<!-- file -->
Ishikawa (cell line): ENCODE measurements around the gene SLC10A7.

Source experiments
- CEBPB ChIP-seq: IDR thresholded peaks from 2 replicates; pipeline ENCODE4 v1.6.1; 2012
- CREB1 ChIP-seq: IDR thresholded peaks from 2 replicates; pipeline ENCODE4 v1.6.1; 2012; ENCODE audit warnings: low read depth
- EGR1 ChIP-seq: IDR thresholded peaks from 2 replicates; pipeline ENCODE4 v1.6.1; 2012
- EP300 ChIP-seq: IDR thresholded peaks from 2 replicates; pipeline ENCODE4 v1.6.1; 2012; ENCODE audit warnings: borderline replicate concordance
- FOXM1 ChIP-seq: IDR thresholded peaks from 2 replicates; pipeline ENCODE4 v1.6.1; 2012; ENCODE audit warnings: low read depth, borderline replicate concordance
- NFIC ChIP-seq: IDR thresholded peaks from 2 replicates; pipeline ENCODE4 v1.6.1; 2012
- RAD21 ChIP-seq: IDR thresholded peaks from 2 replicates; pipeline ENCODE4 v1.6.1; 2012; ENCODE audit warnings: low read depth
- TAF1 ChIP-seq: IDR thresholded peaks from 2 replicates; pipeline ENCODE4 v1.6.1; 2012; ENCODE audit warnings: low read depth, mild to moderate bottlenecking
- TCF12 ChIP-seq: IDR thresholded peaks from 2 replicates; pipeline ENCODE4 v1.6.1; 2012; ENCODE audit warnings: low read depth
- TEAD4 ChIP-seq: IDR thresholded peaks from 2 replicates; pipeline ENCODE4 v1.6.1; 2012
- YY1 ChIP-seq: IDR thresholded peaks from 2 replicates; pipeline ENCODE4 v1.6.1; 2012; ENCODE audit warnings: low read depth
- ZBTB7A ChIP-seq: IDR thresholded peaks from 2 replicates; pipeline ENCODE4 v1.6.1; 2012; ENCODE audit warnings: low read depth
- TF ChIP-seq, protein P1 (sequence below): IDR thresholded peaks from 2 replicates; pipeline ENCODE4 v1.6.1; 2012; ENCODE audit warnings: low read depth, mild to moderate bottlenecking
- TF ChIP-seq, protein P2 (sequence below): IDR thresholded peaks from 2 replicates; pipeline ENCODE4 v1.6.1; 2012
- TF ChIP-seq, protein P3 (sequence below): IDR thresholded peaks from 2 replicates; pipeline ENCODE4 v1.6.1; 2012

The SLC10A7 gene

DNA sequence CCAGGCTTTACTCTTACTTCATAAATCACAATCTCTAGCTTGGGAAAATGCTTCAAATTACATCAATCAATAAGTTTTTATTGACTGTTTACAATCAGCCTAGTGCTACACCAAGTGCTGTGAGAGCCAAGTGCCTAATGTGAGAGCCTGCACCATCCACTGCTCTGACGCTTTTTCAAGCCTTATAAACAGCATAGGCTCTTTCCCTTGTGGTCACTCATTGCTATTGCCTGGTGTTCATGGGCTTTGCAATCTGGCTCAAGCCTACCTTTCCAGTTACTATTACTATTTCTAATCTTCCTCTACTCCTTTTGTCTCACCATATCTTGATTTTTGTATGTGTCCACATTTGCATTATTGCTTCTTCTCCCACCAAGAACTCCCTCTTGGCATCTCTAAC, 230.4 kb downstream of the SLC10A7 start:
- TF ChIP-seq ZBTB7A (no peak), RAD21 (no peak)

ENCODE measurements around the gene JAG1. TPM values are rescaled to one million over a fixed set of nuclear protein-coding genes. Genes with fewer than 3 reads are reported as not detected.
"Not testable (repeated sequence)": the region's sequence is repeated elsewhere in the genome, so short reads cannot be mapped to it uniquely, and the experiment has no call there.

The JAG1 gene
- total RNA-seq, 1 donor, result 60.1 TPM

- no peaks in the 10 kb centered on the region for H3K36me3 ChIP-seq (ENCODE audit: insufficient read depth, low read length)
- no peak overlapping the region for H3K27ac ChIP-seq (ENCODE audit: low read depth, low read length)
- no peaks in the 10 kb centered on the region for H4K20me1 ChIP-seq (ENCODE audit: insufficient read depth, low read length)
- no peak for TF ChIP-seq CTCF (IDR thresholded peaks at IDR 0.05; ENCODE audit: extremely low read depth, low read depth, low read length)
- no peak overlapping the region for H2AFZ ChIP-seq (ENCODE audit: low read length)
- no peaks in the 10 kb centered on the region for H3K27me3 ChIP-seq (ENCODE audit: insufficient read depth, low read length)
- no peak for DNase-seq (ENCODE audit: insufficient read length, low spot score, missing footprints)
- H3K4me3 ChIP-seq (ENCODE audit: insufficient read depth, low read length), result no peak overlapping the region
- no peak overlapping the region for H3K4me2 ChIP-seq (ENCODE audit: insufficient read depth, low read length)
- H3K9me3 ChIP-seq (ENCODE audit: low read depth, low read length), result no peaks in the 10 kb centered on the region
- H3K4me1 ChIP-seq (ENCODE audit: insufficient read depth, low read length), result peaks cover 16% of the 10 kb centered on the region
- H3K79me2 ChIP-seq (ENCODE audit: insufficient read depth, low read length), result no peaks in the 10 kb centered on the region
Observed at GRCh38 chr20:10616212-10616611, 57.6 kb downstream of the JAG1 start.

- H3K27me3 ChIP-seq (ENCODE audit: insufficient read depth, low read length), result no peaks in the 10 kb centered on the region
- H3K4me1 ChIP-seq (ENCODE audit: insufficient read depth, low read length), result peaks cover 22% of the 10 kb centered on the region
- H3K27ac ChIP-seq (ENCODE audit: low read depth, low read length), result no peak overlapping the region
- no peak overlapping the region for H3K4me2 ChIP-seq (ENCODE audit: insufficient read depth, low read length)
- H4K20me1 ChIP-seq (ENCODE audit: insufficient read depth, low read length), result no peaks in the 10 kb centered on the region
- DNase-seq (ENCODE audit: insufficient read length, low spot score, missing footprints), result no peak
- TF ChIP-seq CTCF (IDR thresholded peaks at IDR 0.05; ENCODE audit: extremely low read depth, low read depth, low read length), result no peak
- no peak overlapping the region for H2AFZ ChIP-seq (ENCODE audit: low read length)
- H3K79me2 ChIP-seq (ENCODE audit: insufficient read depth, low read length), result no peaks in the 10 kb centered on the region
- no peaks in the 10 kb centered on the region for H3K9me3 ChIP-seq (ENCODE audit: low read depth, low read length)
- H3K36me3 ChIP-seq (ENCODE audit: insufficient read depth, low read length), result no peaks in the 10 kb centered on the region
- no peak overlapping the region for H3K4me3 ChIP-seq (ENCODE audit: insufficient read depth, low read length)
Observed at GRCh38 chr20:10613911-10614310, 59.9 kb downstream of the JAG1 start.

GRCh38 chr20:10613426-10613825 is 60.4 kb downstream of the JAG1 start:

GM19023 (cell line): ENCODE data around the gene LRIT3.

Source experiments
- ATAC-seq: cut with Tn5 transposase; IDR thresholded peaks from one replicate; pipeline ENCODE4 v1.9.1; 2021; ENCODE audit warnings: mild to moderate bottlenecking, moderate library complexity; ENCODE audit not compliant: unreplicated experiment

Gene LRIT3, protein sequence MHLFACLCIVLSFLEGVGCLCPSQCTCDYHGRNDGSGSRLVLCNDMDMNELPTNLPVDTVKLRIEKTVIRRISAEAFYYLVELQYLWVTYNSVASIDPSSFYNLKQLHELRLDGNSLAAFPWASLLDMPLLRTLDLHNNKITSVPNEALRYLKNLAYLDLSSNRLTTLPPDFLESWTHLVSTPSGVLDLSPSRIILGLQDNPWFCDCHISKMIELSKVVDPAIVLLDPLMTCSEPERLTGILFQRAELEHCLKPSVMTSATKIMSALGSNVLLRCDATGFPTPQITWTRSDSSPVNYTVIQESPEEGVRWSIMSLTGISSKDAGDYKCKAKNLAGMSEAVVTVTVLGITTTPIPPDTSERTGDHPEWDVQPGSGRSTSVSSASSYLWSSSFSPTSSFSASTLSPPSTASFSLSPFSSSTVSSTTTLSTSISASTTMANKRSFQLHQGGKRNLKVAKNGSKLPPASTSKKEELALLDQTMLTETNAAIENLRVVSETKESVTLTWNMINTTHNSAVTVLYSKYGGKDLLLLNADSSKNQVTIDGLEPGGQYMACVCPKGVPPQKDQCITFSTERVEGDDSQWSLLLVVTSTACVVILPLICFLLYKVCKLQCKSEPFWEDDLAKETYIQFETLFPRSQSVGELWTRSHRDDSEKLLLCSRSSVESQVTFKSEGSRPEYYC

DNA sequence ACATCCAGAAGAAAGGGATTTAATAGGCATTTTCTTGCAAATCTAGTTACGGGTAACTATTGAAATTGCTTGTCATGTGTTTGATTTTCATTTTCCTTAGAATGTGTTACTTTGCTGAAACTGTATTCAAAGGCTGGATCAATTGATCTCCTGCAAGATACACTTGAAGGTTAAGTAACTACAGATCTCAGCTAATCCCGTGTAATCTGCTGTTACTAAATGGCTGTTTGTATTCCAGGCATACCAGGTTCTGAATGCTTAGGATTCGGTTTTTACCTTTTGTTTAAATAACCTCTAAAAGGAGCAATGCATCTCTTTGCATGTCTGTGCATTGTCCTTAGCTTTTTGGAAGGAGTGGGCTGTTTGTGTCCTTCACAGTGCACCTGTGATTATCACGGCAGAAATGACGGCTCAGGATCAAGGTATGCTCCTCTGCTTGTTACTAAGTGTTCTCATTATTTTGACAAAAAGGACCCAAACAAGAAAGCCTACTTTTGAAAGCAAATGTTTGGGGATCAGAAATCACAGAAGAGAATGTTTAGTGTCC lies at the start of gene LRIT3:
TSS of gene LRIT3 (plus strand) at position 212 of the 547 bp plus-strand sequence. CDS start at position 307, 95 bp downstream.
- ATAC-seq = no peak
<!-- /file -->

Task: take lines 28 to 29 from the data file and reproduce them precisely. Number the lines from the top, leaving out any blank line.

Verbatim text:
- no peak for TF ChIP-seq CTCF (IDR thresholded peaks at IDR 0.05; ENCODE audit: extremely low read depth, low read depth, low read length)
- no peak overlapping the region for H2AFZ ChIP-seq (ENCODE audit: low read length)